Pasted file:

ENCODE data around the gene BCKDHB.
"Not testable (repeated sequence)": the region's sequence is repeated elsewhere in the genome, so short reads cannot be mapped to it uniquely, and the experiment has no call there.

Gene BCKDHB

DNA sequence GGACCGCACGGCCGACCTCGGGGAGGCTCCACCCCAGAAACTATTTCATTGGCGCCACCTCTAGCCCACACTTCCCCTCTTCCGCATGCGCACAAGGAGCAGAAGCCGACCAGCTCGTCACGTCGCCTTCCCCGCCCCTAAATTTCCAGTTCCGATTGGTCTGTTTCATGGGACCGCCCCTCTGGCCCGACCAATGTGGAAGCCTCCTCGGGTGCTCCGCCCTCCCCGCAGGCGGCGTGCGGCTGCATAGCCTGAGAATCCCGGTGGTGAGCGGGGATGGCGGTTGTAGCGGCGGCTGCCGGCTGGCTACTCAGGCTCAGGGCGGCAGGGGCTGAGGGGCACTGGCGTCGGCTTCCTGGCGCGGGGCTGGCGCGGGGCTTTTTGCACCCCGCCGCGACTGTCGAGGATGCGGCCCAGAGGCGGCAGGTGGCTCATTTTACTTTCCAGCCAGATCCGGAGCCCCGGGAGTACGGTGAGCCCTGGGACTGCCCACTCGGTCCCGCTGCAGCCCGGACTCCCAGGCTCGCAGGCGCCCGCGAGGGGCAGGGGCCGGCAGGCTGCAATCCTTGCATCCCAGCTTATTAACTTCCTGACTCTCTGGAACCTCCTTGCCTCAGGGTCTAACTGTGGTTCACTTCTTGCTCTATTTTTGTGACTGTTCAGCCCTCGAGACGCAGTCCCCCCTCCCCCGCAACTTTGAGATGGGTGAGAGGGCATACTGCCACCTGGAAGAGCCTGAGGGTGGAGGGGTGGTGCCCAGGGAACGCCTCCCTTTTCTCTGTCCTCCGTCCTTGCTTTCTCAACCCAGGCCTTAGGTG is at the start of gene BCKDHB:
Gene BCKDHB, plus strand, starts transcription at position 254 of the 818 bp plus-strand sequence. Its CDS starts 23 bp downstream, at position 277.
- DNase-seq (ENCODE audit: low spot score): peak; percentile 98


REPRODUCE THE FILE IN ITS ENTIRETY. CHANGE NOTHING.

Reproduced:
ENCODE data around the gene BCKDHB.
"Not testable (repeated sequence)": the region's sequence is repeated elsewhere in the genome, so short reads cannot be mapped to it uniquely, and the experiment has no call there.

Gene BCKDHB

DNA sequence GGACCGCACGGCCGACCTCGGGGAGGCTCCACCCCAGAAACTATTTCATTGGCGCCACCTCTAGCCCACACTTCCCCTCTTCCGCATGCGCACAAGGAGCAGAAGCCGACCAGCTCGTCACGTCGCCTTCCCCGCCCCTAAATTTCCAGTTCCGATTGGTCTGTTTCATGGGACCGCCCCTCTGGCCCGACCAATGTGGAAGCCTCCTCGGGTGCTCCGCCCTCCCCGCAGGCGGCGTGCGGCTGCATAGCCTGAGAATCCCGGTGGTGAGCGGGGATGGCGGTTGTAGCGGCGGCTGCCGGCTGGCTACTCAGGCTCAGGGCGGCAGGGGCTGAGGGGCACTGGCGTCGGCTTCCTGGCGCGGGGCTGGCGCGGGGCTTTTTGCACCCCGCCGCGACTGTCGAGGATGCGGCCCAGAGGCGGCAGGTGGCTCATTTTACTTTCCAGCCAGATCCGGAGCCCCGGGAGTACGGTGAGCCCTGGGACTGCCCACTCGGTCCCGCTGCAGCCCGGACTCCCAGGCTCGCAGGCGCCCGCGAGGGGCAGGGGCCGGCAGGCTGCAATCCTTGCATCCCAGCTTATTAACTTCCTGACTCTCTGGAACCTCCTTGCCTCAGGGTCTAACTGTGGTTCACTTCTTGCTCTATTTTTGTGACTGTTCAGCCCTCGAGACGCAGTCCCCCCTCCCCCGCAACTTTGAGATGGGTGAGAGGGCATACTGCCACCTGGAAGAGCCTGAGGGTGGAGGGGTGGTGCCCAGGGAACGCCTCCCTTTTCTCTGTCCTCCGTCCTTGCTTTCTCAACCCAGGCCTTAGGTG is at the start of gene BCKDHB:
Gene BCKDHB, plus strand, starts transcription at position 254 of the 818 bp plus-strand sequence. Its CDS starts 23 bp downstream, at position 277.
- DNase-seq (ENCODE audit: low spot score): peak; percentile 98